The Hill: This Won't Be the Financial Reckoning We Expected
Article by Thomas Vartanian, former bank regulator, in The Hill
The next financial reckoning is coming, but it is adeptly camouflaging itself. A quarter-century of warnings about the catastrophic consequences of government overspending have lulled us into a sense of false security since the predicted collapse of the U.S. economy has not arrived. The stock market climbs, and post-COVID-19 predictions suggest even better economic results over the next several quarters. As a result, Democrats and Republicans have become comfortable clinging to a spend-what-you-want modern monetary theory that has all but obliterated sound fiscal policy. We foolishly believe that we have found the Holy Grail of economics.
What we have found is self-delusional financial fantasy. There is no free lunch. Larry Summers, the respected former Treasury secretary, indicted the country’s leaders – Republican and Democrat – for piling up mountains of debt and printing money. He called it the “least responsible fiscal macroeconomic policy we’ve had for the last 40 years.”
Summers will be proven correct, but not simply because of the fiscal mistakes that the country is making. The spark that will ignite this financial reckoning will be the failure of the U.S. to maintain global technological superiority, which is inextricably linked to the country’s economic viability and security. Without an immediate and careful reordering of both U.S. spending habits and technological priorities, the U.S. risks becoming the second-best superpower in the world. Such a fall from grace would trigger a series of unfortunate economic events.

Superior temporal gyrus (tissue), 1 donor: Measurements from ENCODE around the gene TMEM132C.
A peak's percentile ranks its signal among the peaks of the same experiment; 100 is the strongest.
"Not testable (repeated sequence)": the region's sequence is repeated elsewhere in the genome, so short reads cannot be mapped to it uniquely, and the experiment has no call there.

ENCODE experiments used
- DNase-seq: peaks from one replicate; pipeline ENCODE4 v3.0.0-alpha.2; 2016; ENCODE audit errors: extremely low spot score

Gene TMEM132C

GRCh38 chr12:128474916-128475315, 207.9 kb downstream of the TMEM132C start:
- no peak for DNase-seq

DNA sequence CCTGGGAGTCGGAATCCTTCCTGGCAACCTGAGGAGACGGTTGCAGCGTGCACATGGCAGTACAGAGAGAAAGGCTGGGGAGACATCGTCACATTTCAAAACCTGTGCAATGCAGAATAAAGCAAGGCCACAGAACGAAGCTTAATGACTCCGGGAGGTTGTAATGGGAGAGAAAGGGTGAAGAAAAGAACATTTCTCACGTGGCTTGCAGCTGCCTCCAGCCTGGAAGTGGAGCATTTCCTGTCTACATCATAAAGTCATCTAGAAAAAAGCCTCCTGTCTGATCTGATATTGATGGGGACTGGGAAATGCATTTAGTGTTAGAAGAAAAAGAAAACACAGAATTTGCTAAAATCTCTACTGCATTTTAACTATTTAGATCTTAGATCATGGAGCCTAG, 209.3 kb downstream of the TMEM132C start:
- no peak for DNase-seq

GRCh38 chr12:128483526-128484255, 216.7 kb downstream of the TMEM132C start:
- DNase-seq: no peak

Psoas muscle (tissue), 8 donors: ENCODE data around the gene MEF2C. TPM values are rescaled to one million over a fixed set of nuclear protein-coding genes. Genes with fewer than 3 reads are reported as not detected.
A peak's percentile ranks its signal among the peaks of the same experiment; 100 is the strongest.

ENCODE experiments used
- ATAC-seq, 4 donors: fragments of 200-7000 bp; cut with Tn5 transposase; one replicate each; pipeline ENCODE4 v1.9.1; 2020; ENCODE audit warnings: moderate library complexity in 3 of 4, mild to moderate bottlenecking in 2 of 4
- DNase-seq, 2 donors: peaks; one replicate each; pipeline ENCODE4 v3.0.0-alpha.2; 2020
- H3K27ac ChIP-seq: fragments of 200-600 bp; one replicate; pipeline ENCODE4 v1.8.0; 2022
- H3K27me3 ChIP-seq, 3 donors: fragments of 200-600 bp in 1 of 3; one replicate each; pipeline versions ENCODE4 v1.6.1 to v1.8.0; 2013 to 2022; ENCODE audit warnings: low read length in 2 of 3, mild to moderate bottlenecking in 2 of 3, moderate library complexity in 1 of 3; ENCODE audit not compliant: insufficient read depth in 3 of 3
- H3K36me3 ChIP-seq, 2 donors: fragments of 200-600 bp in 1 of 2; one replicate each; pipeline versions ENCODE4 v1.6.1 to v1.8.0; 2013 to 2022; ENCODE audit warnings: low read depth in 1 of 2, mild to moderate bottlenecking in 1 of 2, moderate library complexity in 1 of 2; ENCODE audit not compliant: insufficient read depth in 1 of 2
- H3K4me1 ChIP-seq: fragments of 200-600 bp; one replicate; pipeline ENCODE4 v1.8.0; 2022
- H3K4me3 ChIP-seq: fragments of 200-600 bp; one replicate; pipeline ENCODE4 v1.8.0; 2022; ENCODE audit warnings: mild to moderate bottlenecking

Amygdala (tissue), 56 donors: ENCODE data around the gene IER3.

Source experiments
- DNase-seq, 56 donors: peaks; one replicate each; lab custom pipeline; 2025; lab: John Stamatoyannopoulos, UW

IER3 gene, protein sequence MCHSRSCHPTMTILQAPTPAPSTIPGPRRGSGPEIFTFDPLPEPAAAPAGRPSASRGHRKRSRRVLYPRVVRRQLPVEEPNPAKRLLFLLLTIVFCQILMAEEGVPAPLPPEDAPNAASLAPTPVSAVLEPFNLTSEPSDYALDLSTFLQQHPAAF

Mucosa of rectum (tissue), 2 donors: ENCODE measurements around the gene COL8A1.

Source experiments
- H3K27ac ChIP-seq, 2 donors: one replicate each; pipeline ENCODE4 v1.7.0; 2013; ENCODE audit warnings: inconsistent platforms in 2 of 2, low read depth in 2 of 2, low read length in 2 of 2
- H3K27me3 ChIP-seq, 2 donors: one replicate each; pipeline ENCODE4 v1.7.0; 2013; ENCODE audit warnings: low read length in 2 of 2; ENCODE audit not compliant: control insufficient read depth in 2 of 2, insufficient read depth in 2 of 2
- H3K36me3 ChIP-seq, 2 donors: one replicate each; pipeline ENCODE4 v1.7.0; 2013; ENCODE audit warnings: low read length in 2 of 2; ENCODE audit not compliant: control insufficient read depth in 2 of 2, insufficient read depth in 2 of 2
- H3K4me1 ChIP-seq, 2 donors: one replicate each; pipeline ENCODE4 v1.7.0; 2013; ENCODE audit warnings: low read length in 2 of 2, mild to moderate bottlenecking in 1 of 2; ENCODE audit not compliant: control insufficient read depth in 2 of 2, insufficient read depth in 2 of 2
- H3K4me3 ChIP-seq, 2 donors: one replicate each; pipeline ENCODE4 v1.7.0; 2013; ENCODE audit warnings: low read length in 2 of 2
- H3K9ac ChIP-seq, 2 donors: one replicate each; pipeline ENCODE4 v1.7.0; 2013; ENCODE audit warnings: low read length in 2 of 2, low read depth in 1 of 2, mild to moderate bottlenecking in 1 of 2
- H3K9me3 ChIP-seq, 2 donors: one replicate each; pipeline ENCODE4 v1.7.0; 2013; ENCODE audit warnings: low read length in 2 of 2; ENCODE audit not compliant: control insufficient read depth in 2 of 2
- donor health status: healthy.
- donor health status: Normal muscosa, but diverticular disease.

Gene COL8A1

Long-term economic indicators have indeed raised red flags.
At the same time, the Fed has accumulated an astonishing $7.8 trillion portfolio of mortgage securities and other assets responding to recent financial crises. That is about 10 times the size of its holdings before the 2008 crisis, and the last decade has demonstrated that it is not easy for the Fed to liquidate such a huge portfolio. These problems may pale, however, in comparison to the $6 trillion allocated for COVID-19 relief and the $2 trillion yet to be appropriated for infrastructure, all from funds that neither we, nor our children, and perhaps our grandchildren will ever have.
This is a troubling long-term economic picture that tends to support the prediction that China will mathematically overtake the U.S. as the world’s largest economy by 2030. If that does occur, it may have geopolitical consequences.
The time available to adjust our economic and technological priorities is shrinking as .....
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